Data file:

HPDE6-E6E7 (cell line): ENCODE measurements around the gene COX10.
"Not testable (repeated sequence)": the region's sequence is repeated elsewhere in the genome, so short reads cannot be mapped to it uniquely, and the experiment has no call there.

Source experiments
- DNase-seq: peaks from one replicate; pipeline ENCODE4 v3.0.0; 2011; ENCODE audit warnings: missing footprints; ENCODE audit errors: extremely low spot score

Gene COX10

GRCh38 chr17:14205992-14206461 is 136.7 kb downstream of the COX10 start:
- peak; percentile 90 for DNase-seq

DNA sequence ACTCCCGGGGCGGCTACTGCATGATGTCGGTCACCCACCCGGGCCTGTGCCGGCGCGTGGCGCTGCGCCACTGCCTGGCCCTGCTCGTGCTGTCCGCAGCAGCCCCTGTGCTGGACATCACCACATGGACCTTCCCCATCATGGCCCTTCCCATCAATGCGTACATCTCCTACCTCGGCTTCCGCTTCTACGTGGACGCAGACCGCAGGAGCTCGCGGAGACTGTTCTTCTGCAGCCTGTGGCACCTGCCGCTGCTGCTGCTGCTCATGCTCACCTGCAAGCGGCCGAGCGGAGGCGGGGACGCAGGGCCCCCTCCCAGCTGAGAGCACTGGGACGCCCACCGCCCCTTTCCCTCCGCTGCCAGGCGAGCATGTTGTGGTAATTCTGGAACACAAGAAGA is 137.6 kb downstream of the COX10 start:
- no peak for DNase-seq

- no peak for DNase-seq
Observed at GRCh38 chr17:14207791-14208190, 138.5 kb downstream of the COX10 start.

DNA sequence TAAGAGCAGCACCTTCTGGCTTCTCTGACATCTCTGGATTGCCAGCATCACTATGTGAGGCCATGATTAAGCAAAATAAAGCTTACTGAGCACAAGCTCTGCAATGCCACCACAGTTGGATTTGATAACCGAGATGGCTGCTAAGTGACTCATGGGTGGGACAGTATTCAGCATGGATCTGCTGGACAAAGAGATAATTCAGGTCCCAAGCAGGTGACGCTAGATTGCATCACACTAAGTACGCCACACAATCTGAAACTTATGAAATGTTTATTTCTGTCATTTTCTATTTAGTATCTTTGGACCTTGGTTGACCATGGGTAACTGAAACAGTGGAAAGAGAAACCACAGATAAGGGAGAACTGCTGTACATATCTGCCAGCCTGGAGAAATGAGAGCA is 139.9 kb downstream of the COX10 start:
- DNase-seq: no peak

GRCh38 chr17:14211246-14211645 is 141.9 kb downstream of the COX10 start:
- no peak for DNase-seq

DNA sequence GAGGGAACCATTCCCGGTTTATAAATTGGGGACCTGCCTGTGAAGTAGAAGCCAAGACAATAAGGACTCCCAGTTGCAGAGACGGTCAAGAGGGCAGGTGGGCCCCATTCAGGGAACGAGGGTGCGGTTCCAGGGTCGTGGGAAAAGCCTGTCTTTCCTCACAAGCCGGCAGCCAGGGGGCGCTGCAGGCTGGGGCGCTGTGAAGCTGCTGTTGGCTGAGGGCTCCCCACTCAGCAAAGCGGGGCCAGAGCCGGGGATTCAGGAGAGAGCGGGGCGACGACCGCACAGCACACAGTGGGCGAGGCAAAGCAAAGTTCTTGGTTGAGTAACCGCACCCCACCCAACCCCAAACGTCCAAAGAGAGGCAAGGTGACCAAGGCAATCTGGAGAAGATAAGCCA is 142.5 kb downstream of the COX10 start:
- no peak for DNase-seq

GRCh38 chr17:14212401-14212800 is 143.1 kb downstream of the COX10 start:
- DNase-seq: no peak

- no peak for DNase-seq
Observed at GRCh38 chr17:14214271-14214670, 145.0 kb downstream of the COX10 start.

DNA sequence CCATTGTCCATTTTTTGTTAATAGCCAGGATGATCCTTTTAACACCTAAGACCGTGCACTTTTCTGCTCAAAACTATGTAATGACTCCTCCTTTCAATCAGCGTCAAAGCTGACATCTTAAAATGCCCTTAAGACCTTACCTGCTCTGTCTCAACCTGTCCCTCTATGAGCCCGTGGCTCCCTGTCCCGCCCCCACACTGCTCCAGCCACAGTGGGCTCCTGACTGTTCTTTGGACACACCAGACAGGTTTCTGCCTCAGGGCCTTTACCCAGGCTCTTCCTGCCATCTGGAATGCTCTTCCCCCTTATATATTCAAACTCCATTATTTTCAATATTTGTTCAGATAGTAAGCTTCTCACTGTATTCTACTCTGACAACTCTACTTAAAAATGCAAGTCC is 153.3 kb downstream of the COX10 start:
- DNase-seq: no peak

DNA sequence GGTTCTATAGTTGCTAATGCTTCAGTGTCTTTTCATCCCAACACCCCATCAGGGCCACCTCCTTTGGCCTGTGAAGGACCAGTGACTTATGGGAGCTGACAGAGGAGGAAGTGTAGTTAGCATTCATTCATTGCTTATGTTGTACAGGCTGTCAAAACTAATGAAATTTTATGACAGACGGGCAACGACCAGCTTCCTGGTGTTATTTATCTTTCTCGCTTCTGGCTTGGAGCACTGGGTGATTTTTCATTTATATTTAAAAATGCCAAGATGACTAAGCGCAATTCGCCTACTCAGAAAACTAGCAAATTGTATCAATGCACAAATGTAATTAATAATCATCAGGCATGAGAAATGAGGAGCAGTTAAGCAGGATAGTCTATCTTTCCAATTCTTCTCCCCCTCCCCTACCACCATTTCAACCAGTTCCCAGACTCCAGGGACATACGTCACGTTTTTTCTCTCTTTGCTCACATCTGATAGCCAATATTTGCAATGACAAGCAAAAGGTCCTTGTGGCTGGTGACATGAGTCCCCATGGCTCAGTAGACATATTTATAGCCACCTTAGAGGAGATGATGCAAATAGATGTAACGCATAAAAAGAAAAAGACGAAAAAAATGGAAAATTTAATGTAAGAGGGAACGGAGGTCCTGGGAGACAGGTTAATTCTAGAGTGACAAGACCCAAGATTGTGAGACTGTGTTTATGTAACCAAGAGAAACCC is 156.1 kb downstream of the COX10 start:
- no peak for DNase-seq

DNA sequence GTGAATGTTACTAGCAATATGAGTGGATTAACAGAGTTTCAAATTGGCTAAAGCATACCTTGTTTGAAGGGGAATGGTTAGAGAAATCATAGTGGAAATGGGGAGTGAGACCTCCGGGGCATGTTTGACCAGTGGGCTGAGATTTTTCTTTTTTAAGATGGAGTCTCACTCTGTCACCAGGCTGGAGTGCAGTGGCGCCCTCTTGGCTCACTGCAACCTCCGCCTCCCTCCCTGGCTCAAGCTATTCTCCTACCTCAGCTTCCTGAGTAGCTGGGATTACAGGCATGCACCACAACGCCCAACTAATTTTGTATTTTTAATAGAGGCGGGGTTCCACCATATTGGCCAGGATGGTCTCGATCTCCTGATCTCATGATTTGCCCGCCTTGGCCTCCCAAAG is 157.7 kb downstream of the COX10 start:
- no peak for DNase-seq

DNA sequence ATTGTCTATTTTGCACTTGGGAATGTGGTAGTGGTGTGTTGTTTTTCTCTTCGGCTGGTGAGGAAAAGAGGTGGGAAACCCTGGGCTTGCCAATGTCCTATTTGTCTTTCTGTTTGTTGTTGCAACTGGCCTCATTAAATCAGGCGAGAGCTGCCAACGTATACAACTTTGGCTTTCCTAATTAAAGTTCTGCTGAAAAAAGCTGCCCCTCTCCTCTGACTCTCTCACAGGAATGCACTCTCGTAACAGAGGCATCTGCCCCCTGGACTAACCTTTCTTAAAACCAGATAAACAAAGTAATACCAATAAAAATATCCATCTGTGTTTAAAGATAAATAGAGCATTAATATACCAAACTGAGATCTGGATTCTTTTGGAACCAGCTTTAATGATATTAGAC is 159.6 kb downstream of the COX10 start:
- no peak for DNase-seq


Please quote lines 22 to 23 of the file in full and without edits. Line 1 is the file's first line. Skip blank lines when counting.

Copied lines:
DNA sequence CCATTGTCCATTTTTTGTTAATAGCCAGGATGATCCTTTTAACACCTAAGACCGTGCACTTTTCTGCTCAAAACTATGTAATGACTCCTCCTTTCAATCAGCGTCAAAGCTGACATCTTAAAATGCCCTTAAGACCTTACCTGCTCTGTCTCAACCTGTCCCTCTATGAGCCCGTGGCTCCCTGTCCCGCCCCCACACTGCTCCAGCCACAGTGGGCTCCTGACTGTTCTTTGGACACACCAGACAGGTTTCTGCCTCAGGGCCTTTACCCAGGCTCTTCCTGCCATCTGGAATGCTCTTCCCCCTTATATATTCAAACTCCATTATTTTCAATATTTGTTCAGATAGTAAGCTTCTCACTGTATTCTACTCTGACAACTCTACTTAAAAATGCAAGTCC is 153.3 kb downstream of the COX10 start:
- DNase-seq: no peak